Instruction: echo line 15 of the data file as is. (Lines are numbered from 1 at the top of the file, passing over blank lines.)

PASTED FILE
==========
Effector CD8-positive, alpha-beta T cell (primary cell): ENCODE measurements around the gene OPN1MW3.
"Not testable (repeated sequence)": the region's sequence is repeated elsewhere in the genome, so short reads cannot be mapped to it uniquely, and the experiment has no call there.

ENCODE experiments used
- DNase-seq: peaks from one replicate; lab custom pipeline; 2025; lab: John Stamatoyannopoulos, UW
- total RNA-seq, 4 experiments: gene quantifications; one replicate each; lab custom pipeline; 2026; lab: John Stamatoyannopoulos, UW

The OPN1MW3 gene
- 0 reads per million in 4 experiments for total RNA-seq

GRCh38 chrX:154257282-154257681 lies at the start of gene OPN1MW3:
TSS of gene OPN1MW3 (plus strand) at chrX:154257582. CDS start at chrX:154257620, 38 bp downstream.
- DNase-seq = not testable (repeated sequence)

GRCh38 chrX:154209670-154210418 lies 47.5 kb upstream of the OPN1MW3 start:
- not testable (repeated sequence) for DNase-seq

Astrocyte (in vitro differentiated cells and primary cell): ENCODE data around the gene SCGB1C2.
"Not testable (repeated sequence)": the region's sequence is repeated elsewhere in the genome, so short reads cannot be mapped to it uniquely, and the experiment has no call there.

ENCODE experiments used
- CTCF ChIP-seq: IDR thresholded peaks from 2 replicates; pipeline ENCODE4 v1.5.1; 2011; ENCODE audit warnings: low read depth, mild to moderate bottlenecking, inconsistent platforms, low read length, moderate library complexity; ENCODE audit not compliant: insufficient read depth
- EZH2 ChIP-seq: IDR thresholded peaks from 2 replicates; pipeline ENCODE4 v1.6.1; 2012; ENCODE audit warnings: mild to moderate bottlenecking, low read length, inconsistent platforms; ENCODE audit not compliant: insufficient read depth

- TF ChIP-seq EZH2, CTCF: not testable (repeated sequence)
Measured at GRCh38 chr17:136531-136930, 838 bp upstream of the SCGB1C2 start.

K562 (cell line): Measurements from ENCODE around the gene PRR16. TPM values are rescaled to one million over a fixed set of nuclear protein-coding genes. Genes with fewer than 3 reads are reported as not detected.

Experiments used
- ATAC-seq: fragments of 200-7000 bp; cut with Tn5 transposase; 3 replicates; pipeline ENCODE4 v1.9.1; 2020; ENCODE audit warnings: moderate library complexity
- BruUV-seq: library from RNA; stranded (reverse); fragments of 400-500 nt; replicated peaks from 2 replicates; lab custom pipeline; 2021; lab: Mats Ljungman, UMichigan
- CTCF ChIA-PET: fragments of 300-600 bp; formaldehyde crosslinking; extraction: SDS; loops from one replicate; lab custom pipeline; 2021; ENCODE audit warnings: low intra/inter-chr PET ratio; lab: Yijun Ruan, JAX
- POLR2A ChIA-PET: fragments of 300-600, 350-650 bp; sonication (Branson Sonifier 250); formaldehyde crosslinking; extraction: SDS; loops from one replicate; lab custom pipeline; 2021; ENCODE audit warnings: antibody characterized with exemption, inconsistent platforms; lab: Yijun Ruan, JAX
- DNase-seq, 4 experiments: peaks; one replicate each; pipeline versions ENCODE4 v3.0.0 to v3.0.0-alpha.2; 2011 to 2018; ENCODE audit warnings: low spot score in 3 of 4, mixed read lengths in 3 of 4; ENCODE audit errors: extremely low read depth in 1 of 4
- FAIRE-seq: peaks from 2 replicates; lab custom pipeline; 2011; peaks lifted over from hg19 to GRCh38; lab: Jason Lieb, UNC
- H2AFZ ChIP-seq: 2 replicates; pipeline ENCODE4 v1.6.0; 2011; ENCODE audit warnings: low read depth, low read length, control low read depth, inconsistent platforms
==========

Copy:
ENCODE experiments used